We have the cutest, quickest DIY step stool that we wanted to share with y'all and it's uber affordable, coming in less than $20 - what's not to love?!
We really needed a step stool for our main bathroom, as that's the bathroom that our son uses most for washing his hands and he is doing the potty training thing. He did have a plastic toy potty that doubled as a step stool, but we wanted to get that out of there because it was much harder to clean, it didn't match our space very well, and of course we no longer want to be transferring bodily fluids from that plastic potty to the big potty ... you know where I am going with this!
- 1 x 8 Foot, 2" x 4" Pine Boards ($4)
- 1 x 6 Foot, 1" x 4" Pine Boards ($6)
- Matte Clear Protective Topcoat
We are so happy with this little step stool and plan to make another one for our kitchen! The stool is light and easy to move around and it's easy to wipe off when water is inevitably spilled on it. And it fits right under our floating bathroom vanity when we are needing to get the stool out of the way.
Here's how to make it:
It's nice to have a project that is just simple, straight cuts. No miters, no bevels, just straight cuts, which is even better news if you don't have a bunch of saws because all you would need is a simple hand saw!
To start, here are the cuts I made:
- 4 x 18" lengths of 1" x 4"
- 2 x 16" lengths of 2" x 4"
- 2 x 8" lengths of 2" x 4"
Next, screw the 8" board on the 16" board on both the front and back sides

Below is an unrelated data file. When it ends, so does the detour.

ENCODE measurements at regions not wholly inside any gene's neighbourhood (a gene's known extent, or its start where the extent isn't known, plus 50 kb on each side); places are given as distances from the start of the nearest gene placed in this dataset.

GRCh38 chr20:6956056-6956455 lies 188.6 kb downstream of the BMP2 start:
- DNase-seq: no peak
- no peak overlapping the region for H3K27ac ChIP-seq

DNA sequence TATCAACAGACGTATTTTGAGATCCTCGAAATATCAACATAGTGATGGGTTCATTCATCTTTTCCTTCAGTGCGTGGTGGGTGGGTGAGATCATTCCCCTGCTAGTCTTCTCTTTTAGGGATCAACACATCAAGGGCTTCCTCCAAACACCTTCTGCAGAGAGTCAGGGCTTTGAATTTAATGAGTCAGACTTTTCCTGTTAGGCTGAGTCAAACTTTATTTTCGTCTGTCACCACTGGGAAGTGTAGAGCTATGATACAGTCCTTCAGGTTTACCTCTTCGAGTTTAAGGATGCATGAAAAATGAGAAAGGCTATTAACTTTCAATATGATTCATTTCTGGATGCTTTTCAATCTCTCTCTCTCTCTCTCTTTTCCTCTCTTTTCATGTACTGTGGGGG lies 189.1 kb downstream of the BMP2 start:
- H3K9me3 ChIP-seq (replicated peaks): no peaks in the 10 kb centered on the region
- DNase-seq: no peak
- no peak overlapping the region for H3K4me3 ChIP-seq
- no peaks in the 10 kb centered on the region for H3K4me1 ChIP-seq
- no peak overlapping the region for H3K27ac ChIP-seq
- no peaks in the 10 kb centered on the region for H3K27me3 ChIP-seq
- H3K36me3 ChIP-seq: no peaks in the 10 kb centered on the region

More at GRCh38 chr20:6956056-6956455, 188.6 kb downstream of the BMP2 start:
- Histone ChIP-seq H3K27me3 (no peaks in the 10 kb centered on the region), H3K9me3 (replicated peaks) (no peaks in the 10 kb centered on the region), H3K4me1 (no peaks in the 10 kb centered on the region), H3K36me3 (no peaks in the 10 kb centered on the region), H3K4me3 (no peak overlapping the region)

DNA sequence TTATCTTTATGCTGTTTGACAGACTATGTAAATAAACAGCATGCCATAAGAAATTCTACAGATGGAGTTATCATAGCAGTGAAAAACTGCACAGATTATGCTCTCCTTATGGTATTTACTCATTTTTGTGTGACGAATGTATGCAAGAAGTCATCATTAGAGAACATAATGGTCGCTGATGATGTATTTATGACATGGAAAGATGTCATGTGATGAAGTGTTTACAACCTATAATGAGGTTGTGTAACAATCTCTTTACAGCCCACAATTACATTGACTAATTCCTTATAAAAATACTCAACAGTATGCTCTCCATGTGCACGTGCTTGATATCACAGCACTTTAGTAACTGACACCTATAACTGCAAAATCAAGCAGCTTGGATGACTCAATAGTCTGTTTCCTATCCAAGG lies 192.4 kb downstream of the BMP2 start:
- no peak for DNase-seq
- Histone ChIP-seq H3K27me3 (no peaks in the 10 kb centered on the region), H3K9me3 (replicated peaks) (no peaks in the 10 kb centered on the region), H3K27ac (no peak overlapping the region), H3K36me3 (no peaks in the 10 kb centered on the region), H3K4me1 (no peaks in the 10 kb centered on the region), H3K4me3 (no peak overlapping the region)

Our steps are 18" wide so we sat the stringers so the width was 16" - this left us with a 1" hangover on each side. If you choose to make a wider stool, it's easy to do that by making the base wider and putting longer 1" x 4" steps on it. To give an easy spacing for the steps, you can use a screw as a spacer. Use a short 1.5" screw to screw in the steps.
Try to keep the screws spaced evenly on each board to make it consistent. Once all the screws are in, give the whole bench a light sand to round out any corners. If you're using pine wood like we did, be sure to use a 'Natural' wood fill as it is closer to wood colour and will stain more evenly.
Once a the wood fill is dry, do a final sand and use a damp cloth to wipe off all the dust. By using a damp cloth, you will also do a process that is called 'water popping' - this will open the pores of the wood and allow the wood grain to stand out even more.
This project only took the tiniest bit of stain (Varathane - Weathered Grey) and Matte Clear Protective Topcoat that we happened to still have kicking around from when we finished the floating shelves in our main bathroom. So we matched the stain colour exactly to those shelves, which helps to achieve a custom and consistent look in our space.
From start to finish, this stool took about 3 hours - what an easy Saturday project! Like we promised, it's the cutest, quickest, most affordable DIY stool.
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